Finally, NetNewsWire offers a number of special types of subscriptions. A search-engine subscription creates an RSS-based (read: regularly updated) search query for Blogdigger, Daypop, Feedster, Findory, or Yahoo. A tag subscription will display new articles tagged with a particular word or phrase; supported tagging sites include Flickr, Del.icio.us, and Technorati. A local-file subscription displays the contents of a local feed document (useful for Web developers testing feeds). And if you're a geek with a script (AppleScript, Perl, Python, or shell) that generates an RSS feed, a Script subscription will periodically run the script and display its results.

Features, features

Among my favorites of NetNewsWire's myriad other features is the ability to track changes when articles are updated: If a site republishes a new version of an article, any deletions are displayed in red strikethrough type, while additions are displayed in green type. (You can see an example of this feature in the first screenshot, above. It's often fascinating to see how publications quietly change articles.) You can also search the content of all feeds or just the currently selected feed, folder, or list; import and export subscription lists; and quickly post a link to the current article on your Weblog--or send it to Twitterrific.

Useful reports show you how much attention you give to each feed and which feeds haven't been updated recently, making it easier to slim down your feed list when it gets unwieldy. And most of NetNewsWire's features can be accessed via keyboard shortcuts--many of them by pressing a single key.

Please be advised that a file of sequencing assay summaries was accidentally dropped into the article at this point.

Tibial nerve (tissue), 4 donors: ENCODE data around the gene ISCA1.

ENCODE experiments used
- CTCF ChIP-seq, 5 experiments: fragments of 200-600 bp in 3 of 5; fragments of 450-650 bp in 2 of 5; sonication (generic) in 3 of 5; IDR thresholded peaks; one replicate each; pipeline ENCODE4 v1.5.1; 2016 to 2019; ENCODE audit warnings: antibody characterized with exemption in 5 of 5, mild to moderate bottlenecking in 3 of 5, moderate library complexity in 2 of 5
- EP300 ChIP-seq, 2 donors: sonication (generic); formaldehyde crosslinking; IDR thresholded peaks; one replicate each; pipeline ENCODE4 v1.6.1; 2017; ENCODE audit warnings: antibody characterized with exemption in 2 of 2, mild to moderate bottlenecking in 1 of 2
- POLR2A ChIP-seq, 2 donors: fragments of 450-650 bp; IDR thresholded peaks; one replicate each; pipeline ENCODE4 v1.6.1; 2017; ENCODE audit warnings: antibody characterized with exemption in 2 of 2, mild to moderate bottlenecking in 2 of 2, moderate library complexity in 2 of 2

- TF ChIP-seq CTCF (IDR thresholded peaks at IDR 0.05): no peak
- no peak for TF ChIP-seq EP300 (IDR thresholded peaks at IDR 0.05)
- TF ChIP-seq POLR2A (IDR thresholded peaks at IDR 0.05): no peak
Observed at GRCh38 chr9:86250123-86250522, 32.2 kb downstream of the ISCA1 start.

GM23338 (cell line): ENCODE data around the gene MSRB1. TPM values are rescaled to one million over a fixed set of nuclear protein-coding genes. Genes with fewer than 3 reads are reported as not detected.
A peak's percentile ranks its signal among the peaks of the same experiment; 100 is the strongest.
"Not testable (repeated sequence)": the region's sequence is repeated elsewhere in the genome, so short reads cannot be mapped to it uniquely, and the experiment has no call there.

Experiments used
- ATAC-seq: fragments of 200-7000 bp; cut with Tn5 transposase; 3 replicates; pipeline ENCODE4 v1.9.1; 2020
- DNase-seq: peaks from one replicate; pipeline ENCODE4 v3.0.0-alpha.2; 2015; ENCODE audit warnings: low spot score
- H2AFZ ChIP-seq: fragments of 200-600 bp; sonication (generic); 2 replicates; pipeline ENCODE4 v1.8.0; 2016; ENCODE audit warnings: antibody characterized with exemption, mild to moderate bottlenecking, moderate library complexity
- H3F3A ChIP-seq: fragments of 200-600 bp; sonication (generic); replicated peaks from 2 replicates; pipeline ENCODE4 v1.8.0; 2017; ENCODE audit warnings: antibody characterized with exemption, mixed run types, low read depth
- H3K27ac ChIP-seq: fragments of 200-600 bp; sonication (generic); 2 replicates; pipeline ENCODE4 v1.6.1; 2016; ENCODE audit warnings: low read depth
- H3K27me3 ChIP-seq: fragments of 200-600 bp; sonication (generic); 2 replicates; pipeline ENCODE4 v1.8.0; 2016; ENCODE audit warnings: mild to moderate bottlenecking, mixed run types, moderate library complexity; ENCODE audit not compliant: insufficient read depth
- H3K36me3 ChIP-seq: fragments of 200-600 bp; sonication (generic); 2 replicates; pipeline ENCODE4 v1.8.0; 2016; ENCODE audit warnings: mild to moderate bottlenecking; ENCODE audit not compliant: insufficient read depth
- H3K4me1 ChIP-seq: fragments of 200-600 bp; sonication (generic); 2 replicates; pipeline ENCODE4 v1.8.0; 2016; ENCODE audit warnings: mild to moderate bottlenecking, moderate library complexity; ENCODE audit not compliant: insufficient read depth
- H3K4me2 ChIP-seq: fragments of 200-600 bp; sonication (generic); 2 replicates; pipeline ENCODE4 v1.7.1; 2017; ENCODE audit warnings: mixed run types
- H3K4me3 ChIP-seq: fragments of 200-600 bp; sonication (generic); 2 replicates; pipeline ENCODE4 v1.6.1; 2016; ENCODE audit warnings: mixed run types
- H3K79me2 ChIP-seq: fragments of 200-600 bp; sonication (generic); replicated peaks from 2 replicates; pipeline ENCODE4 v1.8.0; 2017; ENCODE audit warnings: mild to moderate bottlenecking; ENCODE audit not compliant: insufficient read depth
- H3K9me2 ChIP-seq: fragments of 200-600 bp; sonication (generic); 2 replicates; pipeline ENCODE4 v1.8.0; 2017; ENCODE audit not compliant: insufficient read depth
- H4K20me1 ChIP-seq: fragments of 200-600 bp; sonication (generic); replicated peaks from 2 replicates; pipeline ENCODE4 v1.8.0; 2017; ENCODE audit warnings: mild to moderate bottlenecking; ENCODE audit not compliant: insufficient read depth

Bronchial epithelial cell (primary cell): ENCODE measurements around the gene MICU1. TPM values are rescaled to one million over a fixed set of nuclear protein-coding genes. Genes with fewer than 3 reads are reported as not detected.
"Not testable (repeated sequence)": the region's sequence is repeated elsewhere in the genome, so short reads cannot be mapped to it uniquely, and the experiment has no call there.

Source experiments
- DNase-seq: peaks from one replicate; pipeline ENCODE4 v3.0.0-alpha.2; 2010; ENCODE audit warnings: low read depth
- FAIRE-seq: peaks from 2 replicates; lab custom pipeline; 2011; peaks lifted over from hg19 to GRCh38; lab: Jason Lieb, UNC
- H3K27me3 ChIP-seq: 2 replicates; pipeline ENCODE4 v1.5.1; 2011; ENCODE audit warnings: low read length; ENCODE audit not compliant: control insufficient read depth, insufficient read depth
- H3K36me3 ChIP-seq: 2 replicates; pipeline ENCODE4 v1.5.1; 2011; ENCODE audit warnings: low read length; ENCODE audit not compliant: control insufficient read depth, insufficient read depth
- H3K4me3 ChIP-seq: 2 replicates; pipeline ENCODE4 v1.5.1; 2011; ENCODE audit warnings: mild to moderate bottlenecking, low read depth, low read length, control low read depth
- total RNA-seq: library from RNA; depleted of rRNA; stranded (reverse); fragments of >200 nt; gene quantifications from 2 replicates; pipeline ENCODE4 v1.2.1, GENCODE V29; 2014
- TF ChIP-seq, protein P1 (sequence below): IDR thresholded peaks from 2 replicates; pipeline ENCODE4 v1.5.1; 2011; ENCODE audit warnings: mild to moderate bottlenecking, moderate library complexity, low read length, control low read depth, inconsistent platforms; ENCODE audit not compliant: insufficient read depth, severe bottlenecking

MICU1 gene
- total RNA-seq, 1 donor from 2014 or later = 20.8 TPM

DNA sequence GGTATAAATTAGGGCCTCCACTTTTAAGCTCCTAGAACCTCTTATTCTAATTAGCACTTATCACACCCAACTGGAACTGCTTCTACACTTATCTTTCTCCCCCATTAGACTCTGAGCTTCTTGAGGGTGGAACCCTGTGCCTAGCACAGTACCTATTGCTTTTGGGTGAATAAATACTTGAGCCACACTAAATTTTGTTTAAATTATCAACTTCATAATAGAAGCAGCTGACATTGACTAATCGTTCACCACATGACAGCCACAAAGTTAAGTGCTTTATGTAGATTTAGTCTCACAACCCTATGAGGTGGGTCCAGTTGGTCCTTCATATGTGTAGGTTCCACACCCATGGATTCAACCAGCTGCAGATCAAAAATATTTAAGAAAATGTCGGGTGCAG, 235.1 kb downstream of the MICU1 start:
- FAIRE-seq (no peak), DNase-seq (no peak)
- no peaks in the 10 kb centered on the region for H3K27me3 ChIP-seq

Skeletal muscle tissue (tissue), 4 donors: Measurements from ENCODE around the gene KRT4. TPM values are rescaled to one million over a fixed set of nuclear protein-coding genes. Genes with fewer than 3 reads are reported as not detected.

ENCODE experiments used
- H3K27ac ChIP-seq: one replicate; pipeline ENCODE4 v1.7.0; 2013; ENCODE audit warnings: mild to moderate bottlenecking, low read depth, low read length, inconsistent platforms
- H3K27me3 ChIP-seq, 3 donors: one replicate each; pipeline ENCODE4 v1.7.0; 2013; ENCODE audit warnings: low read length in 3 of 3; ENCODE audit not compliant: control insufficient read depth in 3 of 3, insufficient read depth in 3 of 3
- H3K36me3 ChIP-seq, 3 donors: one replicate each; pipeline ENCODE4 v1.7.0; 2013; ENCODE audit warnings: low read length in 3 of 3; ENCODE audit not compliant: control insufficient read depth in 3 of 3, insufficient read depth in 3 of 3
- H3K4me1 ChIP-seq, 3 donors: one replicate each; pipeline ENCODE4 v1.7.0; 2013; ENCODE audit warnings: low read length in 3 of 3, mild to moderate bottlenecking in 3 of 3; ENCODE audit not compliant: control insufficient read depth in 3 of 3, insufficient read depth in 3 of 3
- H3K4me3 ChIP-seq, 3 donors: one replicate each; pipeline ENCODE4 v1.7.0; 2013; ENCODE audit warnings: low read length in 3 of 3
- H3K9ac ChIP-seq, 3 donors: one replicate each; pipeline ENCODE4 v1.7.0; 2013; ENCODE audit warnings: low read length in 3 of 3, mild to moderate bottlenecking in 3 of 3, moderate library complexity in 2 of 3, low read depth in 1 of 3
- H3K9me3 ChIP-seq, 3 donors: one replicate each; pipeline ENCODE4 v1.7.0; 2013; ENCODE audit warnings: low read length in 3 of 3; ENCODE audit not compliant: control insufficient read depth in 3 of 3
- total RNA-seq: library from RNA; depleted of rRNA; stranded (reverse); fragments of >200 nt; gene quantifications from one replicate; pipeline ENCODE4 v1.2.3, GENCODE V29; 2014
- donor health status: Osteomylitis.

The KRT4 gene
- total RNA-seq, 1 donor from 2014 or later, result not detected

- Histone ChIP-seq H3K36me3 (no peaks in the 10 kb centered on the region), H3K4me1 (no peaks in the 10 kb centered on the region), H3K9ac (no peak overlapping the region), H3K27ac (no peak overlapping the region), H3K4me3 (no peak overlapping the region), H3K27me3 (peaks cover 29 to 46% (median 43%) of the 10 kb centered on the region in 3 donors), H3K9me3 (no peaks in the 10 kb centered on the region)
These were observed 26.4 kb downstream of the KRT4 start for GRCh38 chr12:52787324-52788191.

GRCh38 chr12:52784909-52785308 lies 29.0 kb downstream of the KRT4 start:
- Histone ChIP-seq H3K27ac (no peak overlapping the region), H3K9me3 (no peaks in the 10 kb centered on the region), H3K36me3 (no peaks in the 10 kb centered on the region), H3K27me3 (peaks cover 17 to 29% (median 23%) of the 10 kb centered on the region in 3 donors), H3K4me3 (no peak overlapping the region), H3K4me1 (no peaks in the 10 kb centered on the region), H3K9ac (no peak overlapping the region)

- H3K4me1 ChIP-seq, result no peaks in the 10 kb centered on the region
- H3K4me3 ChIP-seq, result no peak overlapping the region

In sync

Like NetNewsWire for iPhone, what makes the Mac version especially unique among newsreaders is its integration with NewsGator's online services. After setting up a free NewsGator account, you can manage and sync your RSS feeds and Clippings across multiple NewsGator clients on multiple platforms: NetNewsWire for Mac; NetNewsWire for iPhone; NewsGator Online (usable in any Web browser); FeedDemon for Windows; NewsGator Inbox for Outlook; and NewsGator Go for BlackBerry, Java Mobile, and Windows Mobile.

This means that when you add a news feed, read an article, or add an article to a Clippings folder on any device, that action is reflected across all of your other devices at the next sync; your feeds, message statuses, and Clippings are always up to date, no matter which computer or device you're using. If you subscribe to many feeds and read them on various devices throughout the day--in my case, a desktop Mac, a laptop, and an iPhone--this coordination is invaluable. (You can also customize your sync settings on the NewsGator Web site to choose which feeds appear on which of your devices. For example, all my feeds appear in NetNewsWire on my Mac, but only the most important ones show up in NetNewsWire on my iPhone.)

Another sync-related feature is that you can use the NewsGator service to publish one or more of your synced Clippings folders as an RSS feed itself. This lets you produce a feed of your favorite articles, to which others on the Internet can subscribe.